Mother-daughter team battle cliches, bullying

Raven Hopen has been competing on the pageant circuit for several years, incliuding the national All-American Girl pageant, but she is yet to walk off the runway with a title.

Raven Hopen has been competing on the pageant circuit for several years, incliuding the national All-American Girl pageant, but she is yet to walk off the runway with a title.

She has won several of the “optional” awards, including Miss Congeniality in both the Washington state and national levels of All-American Girl competition.

But the Bonney Lake teenager was still left out of the major awards and began to notice that when there were model agency scouts at the pageants, they would dismiss all of the girls larger than a size four, of which Raven was one.

“I felt like that was a factor in it,” she said. “It wasn’t so much skill-based or talent-based; it was how you looked on stage.”

Because of that, when Latasha Raines, executive director of the inaugural Washington Plus America Pageant and a former Miss Plus America herself, approached Raven and her mother Kym about competing in the Washington Pageant, she decided to take a chance, though not without giving it some thought.

“I heard about the ‘plus’ and was like ‘I don’t know,'” Raven, 16, said this month. But then she thought about the modeling agencies and it changed her mind.

“I know it’s not going to be an issue,” she said, adding, “I don;t look at it any different from a regular pageant and I don’t think anyone else should either.”

“It levels the playing field,” said Kym Hopen, who was also talked into competing in the pageant’s “Mrs.” division, her first competition.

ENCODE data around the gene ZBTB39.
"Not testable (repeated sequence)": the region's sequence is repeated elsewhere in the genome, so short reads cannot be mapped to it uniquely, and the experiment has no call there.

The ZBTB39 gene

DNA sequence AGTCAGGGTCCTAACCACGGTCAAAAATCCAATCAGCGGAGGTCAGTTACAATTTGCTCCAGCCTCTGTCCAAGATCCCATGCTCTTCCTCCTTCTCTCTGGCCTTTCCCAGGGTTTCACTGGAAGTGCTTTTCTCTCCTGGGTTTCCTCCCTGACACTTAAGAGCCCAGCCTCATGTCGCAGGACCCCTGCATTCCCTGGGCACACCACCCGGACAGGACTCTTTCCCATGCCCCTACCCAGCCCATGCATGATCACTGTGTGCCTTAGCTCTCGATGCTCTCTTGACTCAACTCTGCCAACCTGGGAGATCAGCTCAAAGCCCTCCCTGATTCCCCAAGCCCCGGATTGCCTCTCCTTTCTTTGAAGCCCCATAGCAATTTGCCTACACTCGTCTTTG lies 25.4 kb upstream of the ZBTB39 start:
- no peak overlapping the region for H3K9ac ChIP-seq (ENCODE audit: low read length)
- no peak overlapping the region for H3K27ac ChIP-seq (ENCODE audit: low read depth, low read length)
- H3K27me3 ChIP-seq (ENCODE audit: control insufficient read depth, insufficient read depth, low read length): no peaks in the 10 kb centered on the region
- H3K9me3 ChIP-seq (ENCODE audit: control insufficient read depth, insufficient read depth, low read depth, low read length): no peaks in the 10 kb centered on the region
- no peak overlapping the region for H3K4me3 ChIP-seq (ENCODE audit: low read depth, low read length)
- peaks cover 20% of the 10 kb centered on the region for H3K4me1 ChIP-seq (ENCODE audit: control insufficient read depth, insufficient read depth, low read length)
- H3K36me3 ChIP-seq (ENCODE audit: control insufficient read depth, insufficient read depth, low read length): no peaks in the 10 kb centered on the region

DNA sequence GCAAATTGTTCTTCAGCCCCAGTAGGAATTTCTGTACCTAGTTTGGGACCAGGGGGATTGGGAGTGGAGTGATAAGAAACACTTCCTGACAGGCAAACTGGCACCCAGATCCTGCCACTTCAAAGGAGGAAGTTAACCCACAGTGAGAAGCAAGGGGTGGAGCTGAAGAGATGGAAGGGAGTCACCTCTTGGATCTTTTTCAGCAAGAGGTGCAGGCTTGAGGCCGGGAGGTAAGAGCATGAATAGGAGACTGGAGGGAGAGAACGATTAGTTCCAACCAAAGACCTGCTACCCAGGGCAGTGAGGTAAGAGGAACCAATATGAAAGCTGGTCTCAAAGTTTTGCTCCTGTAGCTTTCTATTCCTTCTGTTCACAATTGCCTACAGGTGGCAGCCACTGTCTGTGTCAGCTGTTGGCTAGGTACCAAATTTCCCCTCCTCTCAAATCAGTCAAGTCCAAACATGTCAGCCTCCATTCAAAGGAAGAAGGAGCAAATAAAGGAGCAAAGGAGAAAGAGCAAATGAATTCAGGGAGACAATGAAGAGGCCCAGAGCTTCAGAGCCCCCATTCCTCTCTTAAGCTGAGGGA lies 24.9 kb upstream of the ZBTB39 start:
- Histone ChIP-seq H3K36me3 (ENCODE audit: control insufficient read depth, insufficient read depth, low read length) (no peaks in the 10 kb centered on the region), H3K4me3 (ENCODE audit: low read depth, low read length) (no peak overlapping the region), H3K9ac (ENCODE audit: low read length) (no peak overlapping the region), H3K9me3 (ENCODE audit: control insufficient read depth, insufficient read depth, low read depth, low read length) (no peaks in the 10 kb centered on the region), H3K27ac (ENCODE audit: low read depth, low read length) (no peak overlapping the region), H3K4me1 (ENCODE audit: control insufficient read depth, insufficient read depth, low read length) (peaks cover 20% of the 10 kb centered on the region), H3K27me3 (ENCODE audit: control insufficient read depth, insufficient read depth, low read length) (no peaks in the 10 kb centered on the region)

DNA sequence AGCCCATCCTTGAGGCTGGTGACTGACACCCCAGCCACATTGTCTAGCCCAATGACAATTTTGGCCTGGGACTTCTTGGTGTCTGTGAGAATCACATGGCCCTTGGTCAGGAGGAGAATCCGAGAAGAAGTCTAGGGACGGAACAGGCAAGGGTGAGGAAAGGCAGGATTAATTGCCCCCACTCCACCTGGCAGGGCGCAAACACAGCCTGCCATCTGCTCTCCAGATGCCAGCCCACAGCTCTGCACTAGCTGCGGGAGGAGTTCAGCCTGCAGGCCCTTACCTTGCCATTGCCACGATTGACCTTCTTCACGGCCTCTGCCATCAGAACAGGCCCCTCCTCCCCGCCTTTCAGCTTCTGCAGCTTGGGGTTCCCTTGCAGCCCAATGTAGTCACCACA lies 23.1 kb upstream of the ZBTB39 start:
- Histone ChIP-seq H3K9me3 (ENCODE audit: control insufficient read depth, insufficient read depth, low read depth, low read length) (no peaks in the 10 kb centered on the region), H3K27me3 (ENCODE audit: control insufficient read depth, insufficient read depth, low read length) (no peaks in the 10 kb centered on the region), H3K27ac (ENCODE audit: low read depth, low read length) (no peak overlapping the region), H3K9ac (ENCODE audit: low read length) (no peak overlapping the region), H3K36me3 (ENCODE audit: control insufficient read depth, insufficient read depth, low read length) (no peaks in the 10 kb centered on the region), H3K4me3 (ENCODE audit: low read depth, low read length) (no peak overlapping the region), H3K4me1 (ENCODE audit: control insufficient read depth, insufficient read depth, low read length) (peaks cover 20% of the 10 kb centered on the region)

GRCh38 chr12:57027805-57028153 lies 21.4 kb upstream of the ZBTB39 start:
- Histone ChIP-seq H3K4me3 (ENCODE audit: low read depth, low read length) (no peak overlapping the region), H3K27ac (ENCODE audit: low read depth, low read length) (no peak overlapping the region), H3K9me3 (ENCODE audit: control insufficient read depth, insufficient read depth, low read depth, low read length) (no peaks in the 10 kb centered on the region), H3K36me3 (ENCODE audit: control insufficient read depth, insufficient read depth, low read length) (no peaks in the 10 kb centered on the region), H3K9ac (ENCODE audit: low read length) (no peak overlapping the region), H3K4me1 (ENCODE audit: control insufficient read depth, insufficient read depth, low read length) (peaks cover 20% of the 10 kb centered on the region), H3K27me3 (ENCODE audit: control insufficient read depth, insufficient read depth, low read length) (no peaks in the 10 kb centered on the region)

Kym said it will be nice to see a winner who is a not a “walking stick” for a change.

“Who’s to say the size of my clothing makes my platform any less important,” she said.

Though Kym had never competed in a pageant, Raines also approached her at the same time and encouraged her to join, though Kym said she originally said no because she was unsure of herself and her physique, though Raines was persistent.

“She said ‘you’re falling into exactly what we’re trying to get away from,” Kym said. “I thought, ‘Oh NO! I am!'”

Then Raven turned the tables on her, telling her mother to lead by example and nt be afraid, as well as get an opportunity to see what a pageant is like through the eyes of a contestant instead of from the sidelines as a mom.

It was enough to persuade Kym to give it a try.

“I’m just going to buck up and go for it!” she said.

This weekend, the mother-daughter team from Bonney Lake will each get up to represent their hometown and strut their stuff in hopes of bringing home the title.

So is Raven offering her mother some advice on her first pageant?

“You could say that,” raven said with a laugh, but added that she has turned her mother’s “you decide what you want to do” lines back on her for a change.

“I said ‘You can;t use that line on me!'” Kym said as both broke into laughter.

But Kym describes being on the stage instead of next to it as “nerve-wracking,” adding that while she considers herself outgoing and comfortable with herself, being on stage is a different story.

“I have a higher level of respect for Raven or any person who can get through any level of events,” she said.

The pair will both be promoting an anti-bullying platform, something the Hopens have had to deal with in the past.

“It’s something that’s close to both our hearts,” Kym said.

Kym and Raven are both promoting and anti-bullying platform.

The pageant is scheduled for Saturday – Monday at the Holiday Inn in Everett, Wash.

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